LessonIndex.com on Social Networks

By , August 2, 2011

Early this year, I created a separate Facebook “page” for LessonIndex.com (see http://www.Facebook.com/LessonIndex) and I’ve been sharing updates and some news articles through that account for several months.

This week, I created a separate Twitter account for LessonIndex.com (see http://twitter.com/LessonIndexcom), though I’m not yet sure how I’ll use it.

I also have a separate “personal/professional” account on Facebook (“MarkWelchMktg”), as well as a separate Facebook “page” called Mark Welch on Education which I use to share links to more “political” articles and blog posts with those folks who want to see them.

I also recently created a personal profile on Google+ (Google Plus), which is still in a “beta test” phase.

I also have a profile on LinkedIn (which I don’t use at all), and a “personal/professional” profile on Twitter (“MarkWelchMktg”) which has been dormant since January. I recently deleted two other Twitter profiles that I’d used for unrelated activity.

Of course, once you’ve established more than a few relationships across two or more social networks, it’s impossible to keep up with all of them, and it can be difficult to choose what information to share through each service.

One problem is that each “social network” service provides a slightly different set of benefits and features, making it impossible to adopt practices that are consistent across multiple networks or platforms.   (There are also an array of third-party services and tools, some of which impose their own special restrictions or practices.)

The worst limitation is Twitter’s 160-character message size, but Facebook actually has several different limits (a “post” is limited to 420 characters, and although “comments” can be longer, they’re truncated with a “read more” link if they’re long).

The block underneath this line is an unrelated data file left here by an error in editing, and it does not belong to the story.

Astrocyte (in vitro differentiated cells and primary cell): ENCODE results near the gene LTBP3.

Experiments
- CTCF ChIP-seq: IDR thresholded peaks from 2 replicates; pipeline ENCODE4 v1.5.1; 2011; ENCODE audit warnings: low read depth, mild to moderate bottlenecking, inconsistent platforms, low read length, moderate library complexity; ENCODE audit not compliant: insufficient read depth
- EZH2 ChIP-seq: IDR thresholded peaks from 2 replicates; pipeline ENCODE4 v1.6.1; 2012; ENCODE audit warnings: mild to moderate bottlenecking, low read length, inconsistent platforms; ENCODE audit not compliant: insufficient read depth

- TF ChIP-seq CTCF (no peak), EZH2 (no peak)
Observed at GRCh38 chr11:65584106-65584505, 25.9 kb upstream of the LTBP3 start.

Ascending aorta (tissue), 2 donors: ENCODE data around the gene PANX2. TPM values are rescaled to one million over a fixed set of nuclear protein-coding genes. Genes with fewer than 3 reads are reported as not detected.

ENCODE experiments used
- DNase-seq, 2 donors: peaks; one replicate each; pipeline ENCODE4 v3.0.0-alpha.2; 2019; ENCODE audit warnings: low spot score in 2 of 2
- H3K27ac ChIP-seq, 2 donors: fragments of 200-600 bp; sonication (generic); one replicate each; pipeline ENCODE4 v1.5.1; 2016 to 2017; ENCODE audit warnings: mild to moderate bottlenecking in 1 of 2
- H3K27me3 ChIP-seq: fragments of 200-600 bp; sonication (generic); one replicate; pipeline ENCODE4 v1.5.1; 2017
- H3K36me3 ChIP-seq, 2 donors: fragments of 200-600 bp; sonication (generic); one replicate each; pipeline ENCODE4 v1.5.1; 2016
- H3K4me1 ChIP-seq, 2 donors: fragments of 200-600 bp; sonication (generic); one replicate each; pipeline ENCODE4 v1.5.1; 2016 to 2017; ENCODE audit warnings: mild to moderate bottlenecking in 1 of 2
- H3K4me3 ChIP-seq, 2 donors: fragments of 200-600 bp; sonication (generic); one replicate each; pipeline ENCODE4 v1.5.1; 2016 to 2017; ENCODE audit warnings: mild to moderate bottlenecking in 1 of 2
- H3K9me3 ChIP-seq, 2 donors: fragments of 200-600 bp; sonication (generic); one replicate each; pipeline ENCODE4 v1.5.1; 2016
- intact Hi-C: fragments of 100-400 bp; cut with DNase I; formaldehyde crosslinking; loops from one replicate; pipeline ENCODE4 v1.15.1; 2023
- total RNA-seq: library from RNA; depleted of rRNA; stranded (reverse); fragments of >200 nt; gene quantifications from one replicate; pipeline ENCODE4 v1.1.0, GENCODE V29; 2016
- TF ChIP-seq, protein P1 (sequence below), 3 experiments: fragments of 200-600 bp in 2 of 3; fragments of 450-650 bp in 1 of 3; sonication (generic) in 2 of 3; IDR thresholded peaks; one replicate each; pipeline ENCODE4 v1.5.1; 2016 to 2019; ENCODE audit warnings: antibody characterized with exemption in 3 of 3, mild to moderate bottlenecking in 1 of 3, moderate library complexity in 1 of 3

Each service also has a different conceptual structure. Twitter allows “one-way” relationships (one person can “follow” another’s activity, without reciprocity). Facebook requires that users “friend” each other (a reciprocal two-way relationship), but allows creation of separate “pages” (formerly called “fan pages”) which can be “liked” without reciprocity.  Google+ allows “one-way” relationships, like Twitter, but requires that you assign people you follow into “circles” (comparable to Facebook and Twitter “lists”; all of these allow you to view a stream of activity for a subset of the people you’re following).

Each service also places upward limits on the number of relationships allowed, though there are ways to expand these.  The limits seem reasonable for most folks, but present challenges for business users and marketers. On Facebook, you can have up to 500 “friends,” and you can “like” no more than 5,000 “pages.” Twitter limits the number of people you can “follow,” with the limit based on a ratio of the number of people who follow you.

Google+ (still in a beta test) is the only service that allows users to “post” items that will be shared only with a subset of the people you have relationships.  When I post a message about LessonIndex.com, I can limit it for distribution only to folks in my circles called “teachers” and “education,” so it won’t bother other acquaintences who aren’t interested in this information. When I post a personal comment, I can choose to send it only to people in the circles I’ve defined for “Family” and “Friends.”  This should reduce the need to create multiple profiles (as I’ve done on Twitter) or multiple “pages” (as I’ve done on Facebook).

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